My sister sent a story she read in the Washington Post titled "College student dies after severe allergic reaction to peanut butter." It was so sad, I could hardly finish reading the article. Sometimes things hit a little too close to home.
Son #1 experienced a severe allergic reaction (anaphylaxis) several years ago. Son #2 has a tree nut allergy - not to be confused with a peanut allergy. (Peanuts are actually from the legume -or bean family - and they grown in the ground.) Tree nuts grow on....... well....trees! Son #2 is allergic to pecans, walnuts, almonds, etc. I am allergic to seafood. We all carry epi pens - EVERYWHERE!!!!
Apparently, the college student, Chandler Swink, had visited an apartment where someone had made peanut butter cookies. Somehow, he came into contact with the cookies or some of the peanut residue. He started to feel symptoms of anaphylaxis and went out to his car to use his Epi Pen.
The National Institutes of Health list these symptoms of anaphylaxis:
- Skin—itching, hives, redness, swelling
- Nose—sneezing, stuffy nose, runny nose
- Mouth—itching, swelling of the lips or tongue
- Throat—itching, tightness, difficulty swallowing, swelling of the back of the throat
- Chest—shortness of breath, cough, wheeze, chest pain, tightness
- Heart—weak pulse, passing out, shock
- Gastrointestinal (GI) tract—vomiting, diarrhea, cramps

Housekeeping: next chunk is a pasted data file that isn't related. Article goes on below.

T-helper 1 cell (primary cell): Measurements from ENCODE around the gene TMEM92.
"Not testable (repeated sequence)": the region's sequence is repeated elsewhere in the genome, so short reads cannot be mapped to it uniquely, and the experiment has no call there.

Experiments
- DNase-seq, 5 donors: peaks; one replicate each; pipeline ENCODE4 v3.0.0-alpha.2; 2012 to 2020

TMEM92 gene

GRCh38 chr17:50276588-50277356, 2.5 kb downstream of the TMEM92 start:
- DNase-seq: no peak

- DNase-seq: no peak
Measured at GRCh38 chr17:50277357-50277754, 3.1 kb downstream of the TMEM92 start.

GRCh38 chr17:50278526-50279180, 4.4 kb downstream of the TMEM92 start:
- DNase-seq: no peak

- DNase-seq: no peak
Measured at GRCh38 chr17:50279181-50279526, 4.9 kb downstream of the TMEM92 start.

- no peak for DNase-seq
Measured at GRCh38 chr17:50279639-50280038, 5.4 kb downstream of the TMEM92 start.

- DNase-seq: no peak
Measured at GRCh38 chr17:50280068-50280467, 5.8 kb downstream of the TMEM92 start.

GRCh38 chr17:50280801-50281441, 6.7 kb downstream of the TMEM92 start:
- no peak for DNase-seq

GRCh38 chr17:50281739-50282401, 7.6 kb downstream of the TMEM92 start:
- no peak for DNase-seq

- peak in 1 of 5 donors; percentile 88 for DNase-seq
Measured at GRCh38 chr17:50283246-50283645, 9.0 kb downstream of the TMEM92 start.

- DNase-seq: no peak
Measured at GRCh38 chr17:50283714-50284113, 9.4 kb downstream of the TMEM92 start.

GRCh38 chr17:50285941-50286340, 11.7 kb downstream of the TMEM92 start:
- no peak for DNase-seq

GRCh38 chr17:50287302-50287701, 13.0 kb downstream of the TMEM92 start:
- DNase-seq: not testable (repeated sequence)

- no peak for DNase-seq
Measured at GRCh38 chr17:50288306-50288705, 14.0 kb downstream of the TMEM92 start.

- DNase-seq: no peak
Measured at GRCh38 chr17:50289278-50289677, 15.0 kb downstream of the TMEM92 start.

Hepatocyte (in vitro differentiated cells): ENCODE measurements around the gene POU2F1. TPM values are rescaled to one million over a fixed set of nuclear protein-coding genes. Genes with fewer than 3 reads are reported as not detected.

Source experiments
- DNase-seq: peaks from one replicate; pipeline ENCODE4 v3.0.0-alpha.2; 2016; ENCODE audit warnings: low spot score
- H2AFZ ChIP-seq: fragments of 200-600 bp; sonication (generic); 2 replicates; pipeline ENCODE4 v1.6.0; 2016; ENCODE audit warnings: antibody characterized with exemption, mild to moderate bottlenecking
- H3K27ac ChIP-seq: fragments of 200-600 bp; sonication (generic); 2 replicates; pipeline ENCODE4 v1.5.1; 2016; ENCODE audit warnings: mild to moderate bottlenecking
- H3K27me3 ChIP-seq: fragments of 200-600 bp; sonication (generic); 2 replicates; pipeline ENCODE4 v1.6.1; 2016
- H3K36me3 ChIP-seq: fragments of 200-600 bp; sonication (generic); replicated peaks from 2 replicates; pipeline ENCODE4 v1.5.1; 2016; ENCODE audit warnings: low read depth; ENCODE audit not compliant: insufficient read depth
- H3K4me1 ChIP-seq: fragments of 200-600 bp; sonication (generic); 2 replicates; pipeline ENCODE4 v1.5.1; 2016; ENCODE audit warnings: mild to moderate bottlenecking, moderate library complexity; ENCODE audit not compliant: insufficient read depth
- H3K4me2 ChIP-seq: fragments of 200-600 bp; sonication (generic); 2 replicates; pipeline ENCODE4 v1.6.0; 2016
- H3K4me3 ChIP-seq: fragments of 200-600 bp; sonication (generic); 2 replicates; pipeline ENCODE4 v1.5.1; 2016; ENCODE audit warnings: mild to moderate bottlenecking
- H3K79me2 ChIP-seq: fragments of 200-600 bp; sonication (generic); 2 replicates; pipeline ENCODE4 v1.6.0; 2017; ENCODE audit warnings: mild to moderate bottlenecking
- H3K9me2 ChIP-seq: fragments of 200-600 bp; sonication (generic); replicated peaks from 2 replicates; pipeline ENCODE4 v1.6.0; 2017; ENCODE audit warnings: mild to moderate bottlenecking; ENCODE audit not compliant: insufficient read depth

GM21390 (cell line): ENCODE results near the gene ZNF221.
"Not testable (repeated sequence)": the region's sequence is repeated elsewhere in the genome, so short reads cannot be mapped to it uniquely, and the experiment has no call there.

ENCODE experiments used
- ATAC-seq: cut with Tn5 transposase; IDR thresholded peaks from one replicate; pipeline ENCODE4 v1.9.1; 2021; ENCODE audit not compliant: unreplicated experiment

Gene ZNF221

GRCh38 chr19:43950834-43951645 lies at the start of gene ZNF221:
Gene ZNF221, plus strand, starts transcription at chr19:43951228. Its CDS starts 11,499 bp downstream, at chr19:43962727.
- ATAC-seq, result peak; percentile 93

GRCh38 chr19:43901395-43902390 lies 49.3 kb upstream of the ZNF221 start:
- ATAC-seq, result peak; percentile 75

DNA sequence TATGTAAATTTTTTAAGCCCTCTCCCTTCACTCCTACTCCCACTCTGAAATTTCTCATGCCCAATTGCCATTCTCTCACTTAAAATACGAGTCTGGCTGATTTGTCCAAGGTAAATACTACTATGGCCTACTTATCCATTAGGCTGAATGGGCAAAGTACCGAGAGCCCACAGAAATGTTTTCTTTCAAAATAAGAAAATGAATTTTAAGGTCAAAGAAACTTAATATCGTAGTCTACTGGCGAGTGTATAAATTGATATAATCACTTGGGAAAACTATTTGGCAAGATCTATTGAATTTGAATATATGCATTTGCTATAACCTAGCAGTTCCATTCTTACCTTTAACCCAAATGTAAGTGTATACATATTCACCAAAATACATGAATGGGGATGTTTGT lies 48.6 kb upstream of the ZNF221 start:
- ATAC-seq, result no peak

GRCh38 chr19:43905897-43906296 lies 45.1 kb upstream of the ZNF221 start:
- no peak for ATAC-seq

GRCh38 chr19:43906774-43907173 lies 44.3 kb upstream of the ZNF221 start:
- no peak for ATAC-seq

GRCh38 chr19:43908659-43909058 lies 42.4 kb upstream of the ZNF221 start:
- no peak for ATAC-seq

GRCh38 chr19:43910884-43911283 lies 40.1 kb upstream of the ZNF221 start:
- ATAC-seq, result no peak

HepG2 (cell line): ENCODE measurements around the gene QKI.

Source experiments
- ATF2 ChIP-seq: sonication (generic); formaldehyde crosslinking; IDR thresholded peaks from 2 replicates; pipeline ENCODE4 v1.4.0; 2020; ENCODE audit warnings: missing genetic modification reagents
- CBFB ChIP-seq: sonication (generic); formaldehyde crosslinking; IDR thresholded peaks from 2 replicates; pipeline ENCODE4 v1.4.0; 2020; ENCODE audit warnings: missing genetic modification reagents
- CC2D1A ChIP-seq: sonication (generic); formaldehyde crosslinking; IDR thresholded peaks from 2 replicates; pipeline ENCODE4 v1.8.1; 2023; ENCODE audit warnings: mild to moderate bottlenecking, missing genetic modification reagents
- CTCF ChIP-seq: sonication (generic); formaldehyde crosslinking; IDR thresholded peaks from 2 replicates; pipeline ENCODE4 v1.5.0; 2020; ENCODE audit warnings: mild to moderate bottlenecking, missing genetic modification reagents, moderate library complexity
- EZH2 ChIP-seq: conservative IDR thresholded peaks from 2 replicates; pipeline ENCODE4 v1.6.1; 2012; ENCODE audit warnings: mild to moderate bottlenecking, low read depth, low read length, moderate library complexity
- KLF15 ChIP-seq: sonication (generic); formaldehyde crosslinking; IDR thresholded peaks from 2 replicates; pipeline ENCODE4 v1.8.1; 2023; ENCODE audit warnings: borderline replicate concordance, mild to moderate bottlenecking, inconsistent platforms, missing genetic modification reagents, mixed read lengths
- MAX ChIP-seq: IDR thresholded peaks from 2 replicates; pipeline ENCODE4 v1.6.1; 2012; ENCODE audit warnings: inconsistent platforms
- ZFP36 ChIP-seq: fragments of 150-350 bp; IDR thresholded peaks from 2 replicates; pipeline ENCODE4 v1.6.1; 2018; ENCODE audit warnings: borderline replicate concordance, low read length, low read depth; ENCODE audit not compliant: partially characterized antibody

- Nervous system—dizziness or fainting
Chandler then drove himself to the hospital. However, he was later found unconscious in the parking lot. He had suffered cardiac arrest and an asthma attack. He was taken off life support a week later. What a horrible thing for his family to have to experience. My heart hurts for them :(
The National Institutes of Health suggest:
If you or someone you know is having an anaphylactic episode, health experts advise using an auto-injector, if available, to inject epinephrine (a hormone that increases heart rate, constricts the blood vessels, and opens the airways) into the thigh muscle, and calling 9-1-1 if you are not in a hospital. If you are in a hospital, summon a resuscitation team.
If epinephrine is not given promptly, rapid decline and death could occur within 30 to 60 minutes. Epinephrine acts immediately but does not last long in the body, so it may be necessary to give repeat doses.
Unfortunately, Chandler drove himself to the hospital. Maybe he had used his Epi Pen before and then was treated at the hospital and survived? Maybe he thought it would be okay? Who knows.
I know I am going to have a reminder talk with my sons. Use the Epi Pen and then call 911.
My thoughts are with Chandler's family.